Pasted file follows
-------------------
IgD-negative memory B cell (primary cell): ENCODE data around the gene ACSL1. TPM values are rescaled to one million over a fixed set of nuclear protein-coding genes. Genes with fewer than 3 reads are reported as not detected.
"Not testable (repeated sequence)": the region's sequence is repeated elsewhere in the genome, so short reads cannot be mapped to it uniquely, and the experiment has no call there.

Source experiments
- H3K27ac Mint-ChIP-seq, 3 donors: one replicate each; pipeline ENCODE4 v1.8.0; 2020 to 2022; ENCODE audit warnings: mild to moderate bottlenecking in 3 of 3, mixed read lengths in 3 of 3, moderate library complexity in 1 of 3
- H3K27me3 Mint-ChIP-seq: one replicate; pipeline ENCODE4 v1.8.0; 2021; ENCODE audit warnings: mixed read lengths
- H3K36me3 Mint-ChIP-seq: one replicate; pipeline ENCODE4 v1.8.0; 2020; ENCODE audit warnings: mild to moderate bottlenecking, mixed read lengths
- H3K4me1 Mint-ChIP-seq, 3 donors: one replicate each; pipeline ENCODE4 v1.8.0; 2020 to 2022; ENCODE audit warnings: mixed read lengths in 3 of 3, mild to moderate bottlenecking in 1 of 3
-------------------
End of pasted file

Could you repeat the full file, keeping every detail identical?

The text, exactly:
IgD-negative memory B cell (primary cell): ENCODE data around the gene ACSL1. TPM values are rescaled to one million over a fixed set of nuclear protein-coding genes. Genes with fewer than 3 reads are reported as not detected.
"Not testable (repeated sequence)": the region's sequence is repeated elsewhere in the genome, so short reads cannot be mapped to it uniquely, and the experiment has no call there.

Source experiments
- H3K27ac Mint-ChIP-seq, 3 donors: one replicate each; pipeline ENCODE4 v1.8.0; 2020 to 2022; ENCODE audit warnings: mild to moderate bottlenecking in 3 of 3, mixed read lengths in 3 of 3, moderate library complexity in 1 of 3
- H3K27me3 Mint-ChIP-seq: one replicate; pipeline ENCODE4 v1.8.0; 2021; ENCODE audit warnings: mixed read lengths
- H3K36me3 Mint-ChIP-seq: one replicate; pipeline ENCODE4 v1.8.0; 2020; ENCODE audit warnings: mild to moderate bottlenecking, mixed read lengths
- H3K4me1 Mint-ChIP-seq, 3 donors: one replicate each; pipeline ENCODE4 v1.8.0; 2020 to 2022; ENCODE audit warnings: mixed read lengths in 3 of 3, mild to moderate bottlenecking in 1 of 3